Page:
Private label brands used a similar playbook for more than 100 years, after a pharmacist in Columbus, Ga. created what we now know as RC Cola as an alternative to name brand soda in 1905.
But recently, the blueprint has changed as retailers focus on driving consumer loyalty and put price points in the backseat. Target, Walmart and, of course, Amazon have all embraced this concept as each has made its own effort to add exclusive options for consumers looking for more than just cheap, generic substitutes.
“Private label or owned brands have indeed shifted away from the ‘compare and save’ value proposition of grocery stores,” said Juli Lassow, principal of retail consultancy JHL Solutions and a former Target executive focused on private labels. “These brands are now used as a critical way to build brand love and customer loyalty, all while maintaining retailer profitability.”
Take Target’s announcement of its new flagship food brand Good and Gather, for example, which emphasized features like ingredients, taste, production and convenience in its upcoming portfolio. Eventually, the new in-house grocery brand will incorporate reformulated versions of customer favorites from prior private labels, according to Target.
And, of course, Amazon, which has more than a decade of experience in private labels, including a lineup of over 100 distinct brands with varying value propositions like luxury home goods brand Pinzon, mid-century and industrial modern furniture brand Rivet, and women’s workout wear brand Core 10.
Even Walmart upgraded its 16-year-old Great Value grocery brand in 2009 to enhance quality, improve taste and introduce products like fat-free caramel swirl ice cream and teriyaki beef jerky.
“[These] private labels are not the private labels of your mom’s supermarket,” said Bryan Eisenberg, co-founder of the agency Buyer Legends and co-author of the book Be Like Amazon. “They are private brands made to leverage the trust of the retailers and offer exclusives. Honestly, they should treat them more like the DTCs of today.”
And the reason is retailers are looking for more of a lure to their stores and sites instead of just improving their bottom lines by cutting out middlemen and moving production in-house.
According to Oweise Khazi, director of Amazon research at analytics firm Gartner for Marketers, this change may be partially attributable to Echo and Kindle devices, which are like private labels in their own right in that they are only available from Amazon. But they also turn a one-time purchase into repeat business because shoppers need Prime memberships to use the devices and suddenly have a reason to keep coming back.
“If you have a private label that is a winning brand that consumers really look out for, you’re locking them in for a lifetime,” Khazi said.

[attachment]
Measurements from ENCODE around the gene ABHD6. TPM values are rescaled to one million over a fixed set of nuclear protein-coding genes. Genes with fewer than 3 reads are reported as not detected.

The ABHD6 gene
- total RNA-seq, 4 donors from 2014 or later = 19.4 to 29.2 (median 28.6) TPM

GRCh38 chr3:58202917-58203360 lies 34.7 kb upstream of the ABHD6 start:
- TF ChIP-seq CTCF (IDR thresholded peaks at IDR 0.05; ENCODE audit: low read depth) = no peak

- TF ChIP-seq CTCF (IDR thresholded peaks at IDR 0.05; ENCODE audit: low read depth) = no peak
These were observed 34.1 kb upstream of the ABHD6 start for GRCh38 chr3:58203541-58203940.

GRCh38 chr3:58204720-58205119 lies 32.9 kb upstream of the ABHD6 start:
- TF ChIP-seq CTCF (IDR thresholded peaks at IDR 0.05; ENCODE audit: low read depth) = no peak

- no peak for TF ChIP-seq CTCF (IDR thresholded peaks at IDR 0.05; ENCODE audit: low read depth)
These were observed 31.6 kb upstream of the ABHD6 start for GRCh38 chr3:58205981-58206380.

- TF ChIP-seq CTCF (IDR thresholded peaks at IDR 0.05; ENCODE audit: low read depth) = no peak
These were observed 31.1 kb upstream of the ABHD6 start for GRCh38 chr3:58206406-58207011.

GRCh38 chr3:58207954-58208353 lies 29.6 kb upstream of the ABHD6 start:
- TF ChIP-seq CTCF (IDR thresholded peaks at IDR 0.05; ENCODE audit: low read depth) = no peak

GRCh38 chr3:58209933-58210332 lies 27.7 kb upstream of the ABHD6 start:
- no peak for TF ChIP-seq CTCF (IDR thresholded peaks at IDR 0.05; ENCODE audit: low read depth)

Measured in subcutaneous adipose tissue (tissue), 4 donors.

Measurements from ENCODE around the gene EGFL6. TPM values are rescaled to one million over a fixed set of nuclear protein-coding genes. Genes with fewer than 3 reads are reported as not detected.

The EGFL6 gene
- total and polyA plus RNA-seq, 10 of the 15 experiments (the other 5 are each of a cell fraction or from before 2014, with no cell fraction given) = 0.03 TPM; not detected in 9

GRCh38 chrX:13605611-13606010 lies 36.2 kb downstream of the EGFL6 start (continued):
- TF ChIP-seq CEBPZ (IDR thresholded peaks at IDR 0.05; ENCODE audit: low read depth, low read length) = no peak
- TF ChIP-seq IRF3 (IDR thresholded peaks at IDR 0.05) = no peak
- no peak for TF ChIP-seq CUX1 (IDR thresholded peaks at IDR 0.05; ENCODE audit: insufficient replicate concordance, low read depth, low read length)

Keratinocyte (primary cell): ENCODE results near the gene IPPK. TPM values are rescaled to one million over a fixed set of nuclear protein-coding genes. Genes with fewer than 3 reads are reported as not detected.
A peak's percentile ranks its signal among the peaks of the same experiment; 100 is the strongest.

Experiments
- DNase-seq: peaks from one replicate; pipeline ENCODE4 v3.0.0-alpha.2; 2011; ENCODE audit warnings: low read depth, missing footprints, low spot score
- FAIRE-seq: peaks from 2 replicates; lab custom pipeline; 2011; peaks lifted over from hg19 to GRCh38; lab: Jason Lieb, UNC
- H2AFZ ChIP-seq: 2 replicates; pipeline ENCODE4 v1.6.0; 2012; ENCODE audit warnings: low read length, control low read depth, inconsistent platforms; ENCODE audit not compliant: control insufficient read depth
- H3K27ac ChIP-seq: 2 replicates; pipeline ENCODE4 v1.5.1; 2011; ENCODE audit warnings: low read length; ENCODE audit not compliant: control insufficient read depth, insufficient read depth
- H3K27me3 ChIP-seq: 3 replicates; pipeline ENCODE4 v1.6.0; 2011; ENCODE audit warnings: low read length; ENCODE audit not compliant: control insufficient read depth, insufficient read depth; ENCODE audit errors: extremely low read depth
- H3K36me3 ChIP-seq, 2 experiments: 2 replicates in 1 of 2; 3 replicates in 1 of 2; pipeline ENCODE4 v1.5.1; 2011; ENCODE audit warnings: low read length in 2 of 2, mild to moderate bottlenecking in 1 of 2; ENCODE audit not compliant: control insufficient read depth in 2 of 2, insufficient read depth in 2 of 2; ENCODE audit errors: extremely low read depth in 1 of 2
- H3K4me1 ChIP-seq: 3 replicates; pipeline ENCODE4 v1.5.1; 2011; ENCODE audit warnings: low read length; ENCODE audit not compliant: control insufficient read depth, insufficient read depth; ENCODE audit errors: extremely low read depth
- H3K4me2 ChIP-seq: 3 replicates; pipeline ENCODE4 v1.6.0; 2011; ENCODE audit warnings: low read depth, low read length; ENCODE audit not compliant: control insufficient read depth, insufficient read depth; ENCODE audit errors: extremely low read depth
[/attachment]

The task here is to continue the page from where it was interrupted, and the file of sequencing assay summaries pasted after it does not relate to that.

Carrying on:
Kirkland Signature, Costco’s in-house brand came out in 1995—by 2018, it accounted for more than $39 billion in sales. And it’s still growing. According to Costco’s 2018 annual report, Kirkland expanded in apparel, food, household basics, sporting goods, and health and beauty last year.
“What Costco has done so well regardless of what the retail climate is stems from its fantastic private label business,” Khazi said. “Kirkland has this loyal following. That is what a retailer like Amazon is doing: offer products that are cheaper, but you don’t get them anywhere else.”
And, increasingly, those winning private label brands are more highbrow.
Per research from data analytics firm Nielsen, premium tiers of private label products have grown since 2016 and now represent more than 19% of sales. Discount grocery retailers like Aldi and Lidl have seen a 4% decline in private label sales while private label purchases have increased at more upscale grocers like Whole Foods, Sprouts Farmers Market and Fresh Market, per Nielsen’s research.
Meanwhile, consumers are “much more willing to splurge for store brands than they would for name brands,” Nielsen said.
In addition, Sucharita Kodali, principal analyst at research firm Forrester, said retailers have realized shoppers are no longer interested in cheap, generic alternatives, but rather higher quality, attractive substitutes—and stores are following suit with packaging upgrades.
Lassow agreed retailers can use data to design products specifically to appeal to their consumers while also retaining control of messaging to “deliver the ultimate customization in product development and conversation with their ideal customers.”
And when it comes to organic private labels retailers can even charge more, Kodali said, pointing to Harris Teeter as an example. “Retailers,” she added, “especially in grocery, are looking for any way they can increase margins and reduce their dependency on the major CPG brands.”